The bloody, brutal assault waged by ISIS on the Iraqi government and people has brought back the question of what to do in Iraq. But the question of how to help the poor, war-savaged men and women of Iraq gets diluted by conflicts of interest. Reports of ISIS taking over Iraqi oil fields and possibly disrupting the price of oil have already started to surface. Every report that focuses on oil can take away from the real problem of human suffering. Oil has taken over too many debates, and our nation must end dependence on the substance as quickly as possible.
If ISIS endangers enough oil reserves, the question of how to help Iraq may begin to be framed more in protection of global interests than of protection of lives. When the protection of lives becomes a secondary issue, solutions involving cruel but stable regimes appear too possible.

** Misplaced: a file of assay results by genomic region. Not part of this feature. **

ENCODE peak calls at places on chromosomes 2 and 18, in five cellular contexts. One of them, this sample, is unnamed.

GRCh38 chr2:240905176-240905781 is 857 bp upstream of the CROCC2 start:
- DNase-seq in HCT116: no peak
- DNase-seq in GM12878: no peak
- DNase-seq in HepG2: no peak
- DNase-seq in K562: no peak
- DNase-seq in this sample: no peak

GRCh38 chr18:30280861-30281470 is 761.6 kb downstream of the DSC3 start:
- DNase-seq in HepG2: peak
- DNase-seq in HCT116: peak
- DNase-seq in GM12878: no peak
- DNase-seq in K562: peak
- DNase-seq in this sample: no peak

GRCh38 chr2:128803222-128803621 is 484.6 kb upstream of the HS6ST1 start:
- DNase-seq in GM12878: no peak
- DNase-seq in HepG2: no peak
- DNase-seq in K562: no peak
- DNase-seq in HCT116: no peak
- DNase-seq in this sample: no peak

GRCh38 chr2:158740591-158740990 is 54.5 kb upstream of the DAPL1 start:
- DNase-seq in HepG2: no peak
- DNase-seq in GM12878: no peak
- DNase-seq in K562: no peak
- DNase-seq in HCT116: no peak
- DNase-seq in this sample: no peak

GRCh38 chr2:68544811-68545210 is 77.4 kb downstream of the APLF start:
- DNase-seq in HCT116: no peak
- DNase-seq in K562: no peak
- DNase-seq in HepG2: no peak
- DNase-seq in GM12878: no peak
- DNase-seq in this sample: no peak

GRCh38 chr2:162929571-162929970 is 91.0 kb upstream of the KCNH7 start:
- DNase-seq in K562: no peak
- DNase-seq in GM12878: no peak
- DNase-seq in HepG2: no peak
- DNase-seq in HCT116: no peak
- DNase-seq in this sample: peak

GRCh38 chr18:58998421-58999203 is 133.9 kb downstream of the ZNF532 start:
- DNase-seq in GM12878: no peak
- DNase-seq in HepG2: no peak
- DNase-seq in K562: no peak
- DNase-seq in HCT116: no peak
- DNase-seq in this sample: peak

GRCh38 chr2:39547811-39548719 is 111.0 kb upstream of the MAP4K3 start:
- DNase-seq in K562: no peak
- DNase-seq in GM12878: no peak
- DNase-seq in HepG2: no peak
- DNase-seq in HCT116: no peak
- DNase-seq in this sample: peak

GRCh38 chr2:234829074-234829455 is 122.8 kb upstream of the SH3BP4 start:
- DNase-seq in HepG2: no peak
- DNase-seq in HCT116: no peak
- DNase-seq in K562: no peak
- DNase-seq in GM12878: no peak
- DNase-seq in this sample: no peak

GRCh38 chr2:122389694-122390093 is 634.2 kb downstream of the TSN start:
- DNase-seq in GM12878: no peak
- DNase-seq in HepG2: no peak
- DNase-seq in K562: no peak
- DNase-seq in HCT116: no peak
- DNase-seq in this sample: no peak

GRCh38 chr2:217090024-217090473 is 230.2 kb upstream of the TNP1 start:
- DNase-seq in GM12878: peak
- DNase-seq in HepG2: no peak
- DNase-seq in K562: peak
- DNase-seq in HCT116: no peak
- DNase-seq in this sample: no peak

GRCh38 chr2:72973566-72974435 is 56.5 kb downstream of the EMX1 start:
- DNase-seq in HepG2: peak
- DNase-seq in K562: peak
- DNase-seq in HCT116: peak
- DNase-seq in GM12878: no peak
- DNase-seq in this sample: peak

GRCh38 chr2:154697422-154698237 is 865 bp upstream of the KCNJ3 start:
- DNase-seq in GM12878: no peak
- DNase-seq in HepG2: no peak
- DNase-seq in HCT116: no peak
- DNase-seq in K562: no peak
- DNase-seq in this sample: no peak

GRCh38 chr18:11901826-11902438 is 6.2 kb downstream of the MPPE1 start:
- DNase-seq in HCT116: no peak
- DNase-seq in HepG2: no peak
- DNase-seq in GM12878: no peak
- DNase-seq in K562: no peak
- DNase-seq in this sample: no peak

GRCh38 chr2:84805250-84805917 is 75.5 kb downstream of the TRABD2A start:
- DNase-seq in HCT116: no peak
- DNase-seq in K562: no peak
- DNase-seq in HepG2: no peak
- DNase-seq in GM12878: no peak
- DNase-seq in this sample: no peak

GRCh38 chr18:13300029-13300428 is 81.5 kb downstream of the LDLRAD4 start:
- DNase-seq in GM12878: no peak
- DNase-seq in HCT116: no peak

Regulations of carbon emissions or subsidies to clean energy could help curb future oil usage and thus our interest in oil. I believe a carbon tax would curb oil dependence more than the other options while limiting government intervention, but most approaches to the oil problem would be better than what we have now.
Regardless of the method, relying less on the natural resources of war-torn nations will allow us to focus on what actually matters: how to relieve the suffering of the nation’s people.
Salt Lake City
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